Pentagon data leak publishes valor medal winners’ SSNs

Pentagon data leak publishes valor medal winners’ SSNs

A data security incident at the Pentagon published the SSNs of Army valor medal winners.

A data security incident at the Pentagon compromised the personal information of the 31 Medal of Honor and Distinguished Service Cross recipients, according to Los Angeles Times columnist David Zucchino. The issue was uncovered by Doug Sterner, a Bronze Star winner, who found a list of winners and their Social Security numbers posted online. The Pentagon removed the information after being notified of the incident.

Although it is not clear how long the SSNs were available, Sterner said they seemed to have been viewable for a significant amount of time. Justin Platt, a Pentagon spokesperson said the data has been available for less than a year, according to the LA Times. Rather than being the result of a cyber criminal hoping to get back at the government, the incident appears to have been caused by a mishap from a Pentagon contractor working on a list of medal winners.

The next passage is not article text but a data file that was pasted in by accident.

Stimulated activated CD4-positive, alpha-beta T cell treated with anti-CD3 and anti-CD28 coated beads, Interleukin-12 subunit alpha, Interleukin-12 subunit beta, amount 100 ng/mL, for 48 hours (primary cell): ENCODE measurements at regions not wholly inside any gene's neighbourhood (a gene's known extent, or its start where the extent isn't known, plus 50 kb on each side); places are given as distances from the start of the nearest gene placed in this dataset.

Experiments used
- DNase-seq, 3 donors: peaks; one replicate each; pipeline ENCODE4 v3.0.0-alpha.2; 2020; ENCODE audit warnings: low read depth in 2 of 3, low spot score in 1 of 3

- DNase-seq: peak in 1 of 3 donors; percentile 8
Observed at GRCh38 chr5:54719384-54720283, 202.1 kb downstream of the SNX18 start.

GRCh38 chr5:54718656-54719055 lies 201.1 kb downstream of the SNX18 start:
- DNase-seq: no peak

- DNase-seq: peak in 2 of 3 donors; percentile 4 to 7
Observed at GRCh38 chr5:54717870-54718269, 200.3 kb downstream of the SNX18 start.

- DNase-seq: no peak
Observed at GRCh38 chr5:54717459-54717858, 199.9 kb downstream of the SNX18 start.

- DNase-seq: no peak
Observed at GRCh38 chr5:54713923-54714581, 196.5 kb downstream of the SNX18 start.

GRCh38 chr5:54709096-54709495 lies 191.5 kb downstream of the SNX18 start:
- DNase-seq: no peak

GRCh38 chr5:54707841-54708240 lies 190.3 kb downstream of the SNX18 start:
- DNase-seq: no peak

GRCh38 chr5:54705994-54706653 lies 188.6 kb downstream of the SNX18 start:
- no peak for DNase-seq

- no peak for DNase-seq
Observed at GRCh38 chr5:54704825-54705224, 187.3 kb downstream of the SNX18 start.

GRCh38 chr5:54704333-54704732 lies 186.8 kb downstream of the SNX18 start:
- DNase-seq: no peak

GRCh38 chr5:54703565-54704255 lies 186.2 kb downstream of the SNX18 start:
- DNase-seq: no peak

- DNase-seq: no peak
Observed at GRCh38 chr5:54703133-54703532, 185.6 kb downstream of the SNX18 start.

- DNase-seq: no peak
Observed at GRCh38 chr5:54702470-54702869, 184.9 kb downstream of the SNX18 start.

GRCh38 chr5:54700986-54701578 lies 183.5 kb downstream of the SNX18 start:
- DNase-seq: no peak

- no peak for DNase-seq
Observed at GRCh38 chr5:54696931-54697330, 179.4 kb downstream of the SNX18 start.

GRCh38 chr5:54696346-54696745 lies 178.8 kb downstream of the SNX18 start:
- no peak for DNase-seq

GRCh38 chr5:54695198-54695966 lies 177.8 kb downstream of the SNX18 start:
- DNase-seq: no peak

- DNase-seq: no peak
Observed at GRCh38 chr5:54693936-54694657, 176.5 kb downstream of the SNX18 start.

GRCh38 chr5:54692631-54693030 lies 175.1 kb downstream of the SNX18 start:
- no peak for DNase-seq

“Sterner has criticized the Pentagon for failing to provide a centralized, comprehensive listing of winners of major valor awards,” Zucchino wrote. “In July, the Pentagon began publishing a website,, that lists the names, ranks and wars of Medal of Honor, Distinguished Service Cross and Silver Star recipients since Sept. 11.”

According to the Times, Sterner said that researching and storing that kind of information was unnecessary anyway. He used his own website as an example, which focuses more on describing the winners’ heroic efforts.

The incident has also raised additional criticism from Congress, which recently requested more information about the selection process for award winners. According to Army Times columnist Joe Gould, California Senator Duncan Hunter has expressed frustration over the fact that the Army refused to provide a comprehensive list of medal winners.

“We think that there are more people who are deserving of the Medal of Honor, but trying to work with the Army’s awards branch to learn who these individuals are, we’re told this information isn’t available,” Joe Kasper, deputy chief of staff for Hunter, told Army Times.

Should the U.S. government exercise more control over its contractors? Should a list of valor medal winners be publicly available? Let us know what you think!

About The Author

Scott Cornell

When he’s not knee deep in blogging and all things tech, Scott spends his free time playing ultimate Frisbee and watching foreign films. An expert in emerging tech trends, Scott always has his ear to ground for breaking news related to IT security.

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